Lexi doesn’t, however, share Mary Coy’s newfound fascination for digging for worms. “I usually tell her, ‘I don’t deal with worms, you’ll have to wait for your father to come home.’”
The villa is a three-part structure that stretches across a knoll above about a dozen older buildings that make up the old resort. The house’s center block is an 18-foot cube that contains the living room. The spectacular ceiling rises to reveal a skylight. A balcony runs the length of the room.
Much of the woodwork in the room is from an antebellum Richmond townhouse that was demolished in the 1930s and rescued by the architect’s father.
Two high windows flank a central door, and all three open onto a broad portico where sweeping views of the resort below and hills in the distance can be enjoyed while you’re sitting in rockers. The Woodrums have furnished the living room with a L-shaped sofa in a loose-fitting green, cotton upholstery. Cushions in a 1940s-era, tropical print evoke old Miami Beach. A glass-topped coffee table and a wing chair in a striking black-and-cream fabric by modernist designers Ray and Charles Eames complete the conversation area.
A painting that Beau made while a painting and printmaking major at VCU hangs on a side wall. Books are stacked on every available surface and tumble from bookshelves. A bouquet of daffodils has been casually arranged in a glass vase.
The dining room furniture belongs to the villa’s owners — dark, Empire-style pieces include a sideboard and a dining table that was crafted to match. The room is lightened by metal 1950s and ’60s chairs. “Na‹ve” portraits by unknown artists — thrift-store finds — are set around the room.
What do the Woodrums miss?
A train whistle in the distance sounds. “We can still hear the train,” Beau says. “I could hear it when we lived on Oregon Hill and in Jackson Ward.”
“And the Richmond gossip line does not fail you,” Lexi says with laugh.
But then she and her husband blurt out simultaneously: “Sushi.”
“It’s not that they don’t have it here,” Beau says, “but your timing has got to be right-on. We miss Sticky Rice and Acacia.”
And they fret about how their rose bushes are doing in Jackson Ward, where they’ve rented out their home for the duration of their Virginia Tech saga.
“I really miss the spontaneity of Richmond,” Beau says. “Everything at architecture school is very rational and very staid. Richmond is edgy.”
“It’s much different up here,” Lexi says. “You don’t have to be up-to-the-minute here. But people are friendly. In fact, people are so nice here I was surprised by it. There is no crime, none. They recognize that nature is what they’ve got.”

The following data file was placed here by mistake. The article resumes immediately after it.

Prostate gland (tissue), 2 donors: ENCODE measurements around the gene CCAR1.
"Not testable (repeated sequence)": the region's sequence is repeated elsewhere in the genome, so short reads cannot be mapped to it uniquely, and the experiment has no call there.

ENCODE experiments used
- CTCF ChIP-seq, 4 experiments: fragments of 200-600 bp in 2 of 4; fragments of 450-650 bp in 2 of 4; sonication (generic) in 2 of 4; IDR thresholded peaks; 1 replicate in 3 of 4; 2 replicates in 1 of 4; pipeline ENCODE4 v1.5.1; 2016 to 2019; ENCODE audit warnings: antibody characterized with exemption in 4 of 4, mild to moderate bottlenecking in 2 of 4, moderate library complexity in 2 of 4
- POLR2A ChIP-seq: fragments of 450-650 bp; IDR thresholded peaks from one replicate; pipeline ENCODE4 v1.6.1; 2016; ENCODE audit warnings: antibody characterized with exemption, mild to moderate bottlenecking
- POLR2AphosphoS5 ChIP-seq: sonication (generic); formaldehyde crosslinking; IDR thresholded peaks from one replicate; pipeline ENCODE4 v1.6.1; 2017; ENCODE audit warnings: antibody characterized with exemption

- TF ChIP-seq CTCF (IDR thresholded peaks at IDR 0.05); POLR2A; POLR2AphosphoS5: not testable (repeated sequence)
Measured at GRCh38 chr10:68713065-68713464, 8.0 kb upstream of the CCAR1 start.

“We were hiking the other day and someone went jogging by with a Walkman on,” says Lexi, “I thought, what? Are you crazy?”
Obviously, the simple pleasures of country life have kicked in.
Building a Villa
Architect Gibson Worsham, who grew up in Ginter Park, began his love affair with Yellow Sulphur Springs when he first came upon the secluded, former mountain resort near Blacksburg in 1972. He was studying architecture at Virginia Tech. “I rode my bike out that autumn — the leaves had changed colors — and I thought I’d gone to Olympus,” he says. “It has tremendous warmth.”
Nestled in a narrow valley between undulating hills, the evocative assemblage of weathered frame buildings includes a 19th-century hotel, a domed spring house and a number of low-slung, one-story cottages that fan out along the wooded hillsides.
Worsham was so entranced by the place that he rented a cottage there for his last three years at VPI. His landlady was Charlsie Lester who had bought Yellow Sulphur Springs in the 1920s. “She was a real pistol-packing mama,” Worsham says, with equal parts affection and awe.
When Lester died in 1994 at age 94, she left Worsham 2 acres of choice hillside and a cottage.
Worsham and his wife, Charlotte, who were working in Boston and expecting their first child, returned to the springs and took up residence in their rambling cottage. Three more sons followed, two born at home.
In 1998 Worsham built the villa on the hillside just above the village. He took his architectural cues from the sturdy Doric order of the old hotel (which he had helped restore). The new Palladian-style villa, inspired by Italian architect Andrea Palladio (1508-1580), has a central, two-story core and flanking one-story wings. It crescendos with a columned portico that overlooks the valley. Worsham based the railing design on that of the old spring house. A steep, interior staircase leads to a belvedere which opens onto a rooftop platform. Planned bedroom wings are yet to be built. — E.S.